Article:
Mission: Impossible II doesn’t even really need Ethan to be part of the IMF – that factor feels merely a token of the setup to the narrative, when in De Palma’s movie, the series that preceded it, and indeed the films beyond this one, it plays a part or is crucial. The whole narrative of that first film revolves around protecting deep cover IMF agents under threat of exposure – Phelps, in making money and sailing off into the sunset, simultaneously wants to collapse the very institution which he feels betrayed him once the Cold War was over. Hunt’s actions are about protecting the bigger picture in the previous film, whereas in MI2 the stakes are equivalent to a Bond movie of old – crazed bad guy, terrible weapon, general worldwide threat, and one only Hunt can possibly stop. MI2’s bad guy, Sean Ambrose, is even a former IMF agent, a ‘fallen angel’ if you will, but this too feels almost incidental in his plan to make money and… well, that’s it.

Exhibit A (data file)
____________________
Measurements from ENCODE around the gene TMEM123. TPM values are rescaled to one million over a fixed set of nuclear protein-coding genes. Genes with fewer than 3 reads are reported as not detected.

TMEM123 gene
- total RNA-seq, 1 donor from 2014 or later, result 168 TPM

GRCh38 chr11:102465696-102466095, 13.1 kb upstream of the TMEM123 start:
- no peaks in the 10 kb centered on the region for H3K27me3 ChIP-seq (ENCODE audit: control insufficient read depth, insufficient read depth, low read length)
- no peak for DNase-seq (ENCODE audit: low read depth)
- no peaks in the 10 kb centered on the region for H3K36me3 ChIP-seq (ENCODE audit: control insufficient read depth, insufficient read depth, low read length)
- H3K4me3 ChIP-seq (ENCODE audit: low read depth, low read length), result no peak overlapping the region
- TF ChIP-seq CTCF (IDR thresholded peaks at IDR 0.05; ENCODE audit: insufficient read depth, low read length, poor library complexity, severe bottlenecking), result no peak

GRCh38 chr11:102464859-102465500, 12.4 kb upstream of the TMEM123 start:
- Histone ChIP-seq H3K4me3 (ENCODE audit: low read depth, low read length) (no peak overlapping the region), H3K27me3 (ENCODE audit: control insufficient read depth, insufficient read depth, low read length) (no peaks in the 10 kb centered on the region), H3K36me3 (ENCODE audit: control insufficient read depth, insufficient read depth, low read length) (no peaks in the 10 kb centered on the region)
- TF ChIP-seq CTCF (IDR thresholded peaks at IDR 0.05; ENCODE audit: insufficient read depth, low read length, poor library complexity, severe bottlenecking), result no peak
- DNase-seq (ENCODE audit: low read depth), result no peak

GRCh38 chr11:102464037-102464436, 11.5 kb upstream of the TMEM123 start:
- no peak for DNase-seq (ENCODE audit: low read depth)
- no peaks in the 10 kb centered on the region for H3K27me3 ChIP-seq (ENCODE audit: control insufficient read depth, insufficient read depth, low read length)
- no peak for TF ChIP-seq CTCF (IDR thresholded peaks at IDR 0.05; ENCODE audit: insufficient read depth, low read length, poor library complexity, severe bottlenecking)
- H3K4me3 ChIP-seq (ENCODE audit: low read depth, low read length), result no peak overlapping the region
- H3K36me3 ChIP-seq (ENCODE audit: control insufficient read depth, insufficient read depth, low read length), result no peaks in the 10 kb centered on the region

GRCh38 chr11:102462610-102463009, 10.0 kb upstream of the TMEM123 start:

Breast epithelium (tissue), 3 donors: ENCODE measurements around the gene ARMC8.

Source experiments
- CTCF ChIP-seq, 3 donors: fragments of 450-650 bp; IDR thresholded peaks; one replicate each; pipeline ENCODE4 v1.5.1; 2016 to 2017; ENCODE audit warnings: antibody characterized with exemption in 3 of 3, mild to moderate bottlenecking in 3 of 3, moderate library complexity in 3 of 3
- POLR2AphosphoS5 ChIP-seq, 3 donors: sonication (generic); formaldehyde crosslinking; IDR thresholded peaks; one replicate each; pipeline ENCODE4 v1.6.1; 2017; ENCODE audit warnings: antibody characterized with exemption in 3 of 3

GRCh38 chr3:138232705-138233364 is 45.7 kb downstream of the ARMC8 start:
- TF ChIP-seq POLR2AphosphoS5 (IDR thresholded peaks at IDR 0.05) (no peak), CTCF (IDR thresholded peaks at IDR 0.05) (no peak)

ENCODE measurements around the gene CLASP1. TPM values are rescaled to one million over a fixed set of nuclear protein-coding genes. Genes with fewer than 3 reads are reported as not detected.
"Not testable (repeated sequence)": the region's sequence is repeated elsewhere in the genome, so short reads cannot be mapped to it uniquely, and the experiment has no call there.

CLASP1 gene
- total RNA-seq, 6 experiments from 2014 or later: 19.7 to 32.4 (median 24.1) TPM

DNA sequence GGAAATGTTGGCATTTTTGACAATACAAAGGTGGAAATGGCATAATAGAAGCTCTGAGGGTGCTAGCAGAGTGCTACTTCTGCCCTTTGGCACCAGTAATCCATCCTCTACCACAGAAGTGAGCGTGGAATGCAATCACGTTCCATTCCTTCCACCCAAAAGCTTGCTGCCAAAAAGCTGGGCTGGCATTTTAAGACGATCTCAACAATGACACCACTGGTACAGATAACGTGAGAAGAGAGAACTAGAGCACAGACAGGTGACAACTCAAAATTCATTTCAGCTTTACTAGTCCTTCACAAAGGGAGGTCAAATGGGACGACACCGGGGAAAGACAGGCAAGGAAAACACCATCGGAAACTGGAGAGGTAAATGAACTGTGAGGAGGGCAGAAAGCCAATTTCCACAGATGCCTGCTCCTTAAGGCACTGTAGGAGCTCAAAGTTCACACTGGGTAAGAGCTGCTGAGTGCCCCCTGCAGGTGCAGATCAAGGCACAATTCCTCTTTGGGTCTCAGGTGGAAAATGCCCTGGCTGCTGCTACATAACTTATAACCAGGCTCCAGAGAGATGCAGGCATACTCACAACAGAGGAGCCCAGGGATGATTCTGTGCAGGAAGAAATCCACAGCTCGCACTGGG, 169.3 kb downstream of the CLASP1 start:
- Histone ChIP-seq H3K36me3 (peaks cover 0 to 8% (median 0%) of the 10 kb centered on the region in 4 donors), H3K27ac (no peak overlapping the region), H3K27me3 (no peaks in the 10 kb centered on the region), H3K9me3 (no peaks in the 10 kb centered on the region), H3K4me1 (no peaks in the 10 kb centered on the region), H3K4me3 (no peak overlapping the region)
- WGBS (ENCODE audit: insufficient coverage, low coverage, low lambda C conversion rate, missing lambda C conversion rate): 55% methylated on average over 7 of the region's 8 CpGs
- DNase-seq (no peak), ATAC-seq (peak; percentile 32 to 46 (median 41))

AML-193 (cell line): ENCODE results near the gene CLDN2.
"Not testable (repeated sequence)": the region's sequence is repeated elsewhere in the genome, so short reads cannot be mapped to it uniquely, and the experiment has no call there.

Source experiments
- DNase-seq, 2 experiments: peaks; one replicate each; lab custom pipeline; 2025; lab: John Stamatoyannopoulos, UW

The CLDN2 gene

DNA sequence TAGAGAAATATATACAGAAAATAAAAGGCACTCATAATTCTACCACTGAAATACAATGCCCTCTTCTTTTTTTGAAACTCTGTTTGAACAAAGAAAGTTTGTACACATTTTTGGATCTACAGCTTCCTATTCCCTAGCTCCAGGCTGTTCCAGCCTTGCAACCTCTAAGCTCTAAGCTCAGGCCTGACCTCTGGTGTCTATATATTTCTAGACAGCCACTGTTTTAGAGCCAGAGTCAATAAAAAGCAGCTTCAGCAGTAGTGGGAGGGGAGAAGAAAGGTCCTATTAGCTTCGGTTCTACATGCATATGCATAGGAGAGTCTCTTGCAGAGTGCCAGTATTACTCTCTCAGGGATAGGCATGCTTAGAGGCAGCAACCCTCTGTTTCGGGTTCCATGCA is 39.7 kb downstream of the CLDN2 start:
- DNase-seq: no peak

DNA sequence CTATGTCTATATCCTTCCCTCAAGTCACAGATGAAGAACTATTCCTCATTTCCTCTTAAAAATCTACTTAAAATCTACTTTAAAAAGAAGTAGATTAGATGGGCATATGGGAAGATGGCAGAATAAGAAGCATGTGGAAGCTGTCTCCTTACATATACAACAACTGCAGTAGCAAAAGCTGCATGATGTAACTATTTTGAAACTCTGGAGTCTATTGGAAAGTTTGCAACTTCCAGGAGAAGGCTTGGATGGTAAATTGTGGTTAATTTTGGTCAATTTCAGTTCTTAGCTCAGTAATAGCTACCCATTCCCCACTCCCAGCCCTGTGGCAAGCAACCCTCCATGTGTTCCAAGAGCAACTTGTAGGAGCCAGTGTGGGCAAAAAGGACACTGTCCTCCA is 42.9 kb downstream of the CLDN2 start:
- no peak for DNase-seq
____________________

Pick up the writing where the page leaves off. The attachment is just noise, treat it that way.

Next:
Previously: Revisiting Brian De Palma’s Mission Impossible

So if Mission: Impossible II attempts to divorce the concept from the 60’s team-ethic and complex web of subterfuge, transforming Hunt into a super-heroic action man who is almost indestructible in the manner of pre-Daniel Craig James Bond, what does that say about the action genre at the time? Was there a general disdain at the turn of the millennium when it came to honouring the source material of a concept such as Mission Impossible? Did the 80s and 90s propensity for high concept blockbusters featuring heroes with sharp one-liners who could survive a hail of bullets lead directly to a film such as MI2, a film which seems to go out of its way not just to ignore the legacy of the original series, but the film that directly preceded it?

Legendary Hollywood screenwriter Robert Towne, writer of such celebrated crime pictures like Chinatown, and who also contributed to the screenplay for De Palma’s movie, took on the story established by Brannon Braga & Ronald D. Moore (veterans of the Star Trek franchise, making them an odd fit for the sexy slickness of MI), but he discussed how he had to work around an established precept which could explain a level of putting the ‘cart before the horse’ in how MI:2 was constructed: